Podlaskie is the land of the confluence of cultures – Polish, Belarusian, Ukrainian and Lithuanian – and is indicative of the ethnic territories limits. Eastward of Podlaskie lie ethnically non-Polish lands, while westward ethnically non-West Ruthenian (Ukrainian and Belarusian) and non-Lithuanian lands too. Today, mainly Polish and Ruthenian (Ukrainian and Belarusian) is spoken in Podlaskie, while Lithuanian is preserved by the small but compact Lithuanian minority concentrated in the Sejny County.
At the end of 2009 in Podlaskie Voivodeship there were 1189.7 thousand inhabitants, 3.1 per cent of the total population of Poland. The average density of the population, the number of the population per 1 km2, was 59. The urban population in the same period was 60.2 per cent of the total number of inhabitants of the voivodeship, where the percentage of females in the total population amounted to 51.3 per cent. A statistical inhabitant of Podlasie was 37.7 years old, whereas in 2008 – 37.5 years old. The latest population projection predict consistent decrease in the population in Podlaskie Voivodeship. In the next 26 years it will decrease by 117 thousand persons due to the aging of the population.
In 2009 in Podlaskie Voivodship there were 7557 marriages registered, 3.6 per cent fewer than in 2008. At the same time there were 2040 divorces decreed, 11.1 per cent more than 2008, and 117 separations, 19.9 per cent fewer than 2008. During 2009 there were 12202 live births noted, a 2.2 per cent increase over 2008. At the same time 12165 people died, a 4.5 per cent more than 2008. Natural increase in 2009 reached 37 persons (in the previous year – 304).
In 2009 there were 10973 persons who moved to Podlaskie from other voivodeships and 400 from abroad. Conversely there were 12625 persons who moved from Podlaskie to other voivodeships of Poland and 469 out of Poland completely. The balance of migration was statistically similar to the one noted in 2008, a net decrease of 1721 persons (2008's figure was a net loss of 1698).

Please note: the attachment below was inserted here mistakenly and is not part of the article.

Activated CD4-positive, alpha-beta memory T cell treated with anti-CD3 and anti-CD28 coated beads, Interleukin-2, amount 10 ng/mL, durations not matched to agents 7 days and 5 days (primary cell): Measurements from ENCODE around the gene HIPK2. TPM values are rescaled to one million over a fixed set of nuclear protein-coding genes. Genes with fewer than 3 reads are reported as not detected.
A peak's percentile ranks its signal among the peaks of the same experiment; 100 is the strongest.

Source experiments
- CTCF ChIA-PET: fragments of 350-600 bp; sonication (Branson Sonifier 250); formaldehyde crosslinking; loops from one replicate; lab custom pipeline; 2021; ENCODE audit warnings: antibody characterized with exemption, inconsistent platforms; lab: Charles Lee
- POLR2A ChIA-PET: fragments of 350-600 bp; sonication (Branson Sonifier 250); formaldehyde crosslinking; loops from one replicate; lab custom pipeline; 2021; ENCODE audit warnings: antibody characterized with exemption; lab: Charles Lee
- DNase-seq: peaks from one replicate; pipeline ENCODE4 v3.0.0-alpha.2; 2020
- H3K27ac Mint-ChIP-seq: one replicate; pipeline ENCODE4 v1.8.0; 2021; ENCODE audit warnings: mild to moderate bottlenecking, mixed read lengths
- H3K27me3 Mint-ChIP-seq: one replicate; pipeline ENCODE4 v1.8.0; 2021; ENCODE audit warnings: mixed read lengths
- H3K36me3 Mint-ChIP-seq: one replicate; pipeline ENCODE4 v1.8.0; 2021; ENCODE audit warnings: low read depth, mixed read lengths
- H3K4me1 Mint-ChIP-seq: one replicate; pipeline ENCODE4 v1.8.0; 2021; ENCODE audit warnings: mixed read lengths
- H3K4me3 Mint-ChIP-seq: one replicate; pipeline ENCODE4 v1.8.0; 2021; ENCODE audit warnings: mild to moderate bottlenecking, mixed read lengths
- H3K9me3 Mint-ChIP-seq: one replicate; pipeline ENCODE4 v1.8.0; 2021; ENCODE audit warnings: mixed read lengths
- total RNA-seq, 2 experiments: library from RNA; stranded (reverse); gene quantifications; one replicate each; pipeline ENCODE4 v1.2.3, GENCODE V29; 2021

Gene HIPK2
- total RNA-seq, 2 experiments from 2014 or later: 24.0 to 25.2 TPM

Until the 19th century, Podlaskie was populated by the Polish-speaking gentry, Jews (primarily in towns), and Ruthenian Orthodox and Greek-Catholics speaking a dialect related to modern Ukrainian - the so-called Khakhlak (Chachlak) dialect, which derived its name from a derogatory term for Ukrainians (khakhol or khokhol being the name of the traditional haircut of Ukrainian Cossacks). In the 19th century, the inhabitants of Podlaskie were under the rule of the Russian Empire, with Southern Podlasie constituting a part of Russian-controlled Congress Poland. After 1831, Russian authorities forbade the Greek-Catholic faith in northern Podlaskie and it disappeared from the area. In 1875, Russians forbade this rite in Southern Podlasie as well, and all Greek-Catholic inhabitants were forced to accept the Eastern Orthodox faith. However, the resistance of the local people was surprisingly strong and Ruthenian speakers from this area rejected the Orthodox faith. In 1874, Wincenty Lewoniuk and 12 companions were killed by Russian soldiers in Pratulin. In reaction to these measures, the Ruthenians of Podlaskie began to identify themselves with the national movement of the Catholic Poles.
In 1912, Russian authorities issued a tolerance edict that made it possible to change confessions from Orthodox to Roman Catholic (but not to Greek-Catholic). A majority of the inhabitants of Southern Podlasie changed their faith from Orthodox to Roman Catholic. At present, very few people in Podlaskie continue speaking Ruthenian (Ukrainian) and nearly all consider themselves Poles. The counties along the border with Belarus are populated by Belarusians.
Podlaskie is also the cultural center of Poland's Tatar minority as well. After the annexation of eastern Poland into the Soviet Union following World War II, Poland was left with only 2 Tatar villages, Bohoniki and Kruszyniany. A significant number of the Tartars in the territories annexed to the USSR repatriated to Poland and clustered in cities, particularly Białystok. In 1925 the Muslim Religion Association - Muzułmański Związek Religijny was formed in Poland in Białystok. 1n 1992, the Organization of Tatars of the Polish Republic (Związek Tatarów Rzeczypospolitej Polskiej) with autonomous branches in Białystok and Gdańsk began operating.
A number of Polish Tatars from Podlaskie emigrated to the US at the beginning of 20th century and settled mostly in the north eastern states (although there is also an enclave in Florida). A small but active community of these descendants of Lipka Tatars still exists in New York City. "The Islamic Center of Polish Tatars" in New York City until recently had its own mosque in Brooklyn (106 Powers Street, Brooklyn, NY 11211 USA, originally build in 1928).